April – A visiting architect draws a master plan with a lane of 3m that runs throughout the settlement and two ‘site’ options of between 15sqms and 24sqms, a divergence from what the community had in mind . ISN take this further and translate this into a one-size-fits all in line with the precedent that was set in Joe Slovo. This backfires to the point where there is wide scale dissatisfaction and disillusionment especially amongst those families in shacks bigger than 15sqm. Households less than 15sqm support the approach. This led to division in the community.
Late April – need for a total rethink on how to go forward. A realisation that some shack owners are blatantly resisting the blocking out idea. Another realisation that as ISN and the NGO’s trust needs to be rebuilt and that there is a need to retract and adhere to what the community first agreed upon – current shack sizes need to be considered and incorporated into the blocking out design. In addition, many households are refusing to take part and as such an audit into which shacks are in good condition and don’t necessarily need to be upgraded was necessary so that we could use these shacks as anchor points and design around them. The idea was to rebuild trust and then start working at the cluster level. UCT Planning and Architecture Department was approached to assist in this study and with plans for blocking-out. First thing they recommend is that the proposed 3m lane in the master plan be abandoned as it utilises too much valuable space in a small settlement of only 17m wide.
May – UCT, residents of Sheffield Rd, CORC and Ikhayalami go shack to shack assessing whether people are in favour of blocking out, if they would rather keep their existing shack, the quality of the shack and which households operate businesses from their shacks. Two general meetings that were called by the project committee – to restore faith in the blocking out concept – that shack size will be taken into account in the blocking out and to show the findings of the analysis done with UCT – drew little interest. At the second general meeting those present agreed that the project’s committee and NGO could work at cluster level.
June – Identified a cluster were the majority of the shelters were of poor condition, all were of varying sizes. One shack in the cluster was in good condition and did not need to be upgraded. This cluster was chosen to demonstrate all possibilities for blocking out. A series of engagements with the cluster began. Shack sizes were taken into account, a model of the existing cluster was built, individual shack models were made for the residents to reposition on the cluster map. Residents were excited about the prospect of blocking out – but savings towards this was not forthcoming. Word spread in the settlement that people’s shack sizes would be taken into account.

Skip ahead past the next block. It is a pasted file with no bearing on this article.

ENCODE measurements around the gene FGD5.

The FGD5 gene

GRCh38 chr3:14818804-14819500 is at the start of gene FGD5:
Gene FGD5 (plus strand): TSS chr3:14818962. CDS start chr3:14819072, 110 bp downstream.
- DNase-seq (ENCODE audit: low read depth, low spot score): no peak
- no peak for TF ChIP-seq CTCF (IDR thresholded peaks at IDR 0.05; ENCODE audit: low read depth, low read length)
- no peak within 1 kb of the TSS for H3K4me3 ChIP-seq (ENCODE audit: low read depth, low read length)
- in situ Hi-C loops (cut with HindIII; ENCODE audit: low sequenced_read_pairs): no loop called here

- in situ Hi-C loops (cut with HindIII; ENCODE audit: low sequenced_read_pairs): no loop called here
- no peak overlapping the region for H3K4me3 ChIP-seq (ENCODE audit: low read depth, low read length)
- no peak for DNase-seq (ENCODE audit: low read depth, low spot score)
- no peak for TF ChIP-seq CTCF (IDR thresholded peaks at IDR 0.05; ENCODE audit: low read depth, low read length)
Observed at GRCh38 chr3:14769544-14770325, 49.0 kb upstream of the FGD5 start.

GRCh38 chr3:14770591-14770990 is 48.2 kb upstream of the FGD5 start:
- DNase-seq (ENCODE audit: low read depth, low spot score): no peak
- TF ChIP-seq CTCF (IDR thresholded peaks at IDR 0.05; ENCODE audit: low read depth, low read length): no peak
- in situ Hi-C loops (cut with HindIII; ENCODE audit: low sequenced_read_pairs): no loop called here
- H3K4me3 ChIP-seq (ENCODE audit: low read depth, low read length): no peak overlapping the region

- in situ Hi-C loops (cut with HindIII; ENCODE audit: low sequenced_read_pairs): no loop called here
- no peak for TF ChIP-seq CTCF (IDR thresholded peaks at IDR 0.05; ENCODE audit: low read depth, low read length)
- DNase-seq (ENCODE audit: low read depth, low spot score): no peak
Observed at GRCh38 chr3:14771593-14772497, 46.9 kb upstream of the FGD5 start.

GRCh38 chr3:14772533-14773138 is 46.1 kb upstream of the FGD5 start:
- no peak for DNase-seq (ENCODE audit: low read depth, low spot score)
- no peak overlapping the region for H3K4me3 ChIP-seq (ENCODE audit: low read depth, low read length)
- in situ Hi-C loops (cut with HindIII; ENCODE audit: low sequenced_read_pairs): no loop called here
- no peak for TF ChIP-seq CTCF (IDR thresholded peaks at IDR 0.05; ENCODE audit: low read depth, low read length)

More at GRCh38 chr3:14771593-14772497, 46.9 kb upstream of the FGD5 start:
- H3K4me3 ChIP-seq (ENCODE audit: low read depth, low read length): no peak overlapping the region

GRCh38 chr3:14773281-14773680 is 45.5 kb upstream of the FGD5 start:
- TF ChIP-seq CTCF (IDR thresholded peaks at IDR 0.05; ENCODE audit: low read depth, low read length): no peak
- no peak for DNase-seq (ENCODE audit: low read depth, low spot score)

July – the formation of an ISN pilot team to work in Sheffield Rd on a day-to-day basis. Gogo Rose in first who had saved R500 towards the blocking out became vocal that the blocking out should start with her shack. Focus shifted to Gogo’s area where it was agreed that if her two neighbours contributed, then we would re-block 3 shacks as a start. The ISN pilot team engaged both tiers of leadership in an attempt to unify them and then engaged other families near Gogo.
August – Gogo encourages others in her area to contribute and goes door to door with her savings book to collect contributions. At a cluster meeting the residents negotiate a 50% contribution prior to blocking out rather than the 100%.
September the 14th – first shack gets dismantled followed by 2 others. Then 3 shacks that had a small courtyard dismantled their shacks which were rebuilt in a straight line. This did not take into account the important idea of a courtyard. Discussions around this ensued. It took 3 days for all in the cluster to agree to shift the 3 shacks and recreate a bigger courtyard. Once this was done two more shacks were dismantled and rebuilt.
October – A family in 40sqm shack refused to take part in the blocking out. This shack stood in the way of the cluster being blocked out as it stood at the entrance and stood in the way of other shacks being able to be blocked out. Reasons for not wanting to take part – owner of the shack did not live in Sheffield Rd, those living in the shack were unemployed. After a difficult period of negotiation the project committee and ISN convinced the woman to come on board.
December – 40sqm comes down as well a number of other shacks – all get blocked out in a better layout. Five toilet cement booths get delivered to site and placed were the community has identified.
January – blocking out moves to the second cluster. Other clusters in settlement are eager to take part and there is a rise in savings. More shelters are dismantled and rebuilt in a blocked out configuration. Blocking out is taking place in 3 clusters
February – 23 shelters blocked out in Sheffield Rd. Both the projects’ committee and original committee are working hand in hand and driving the process with ISN pilot project support.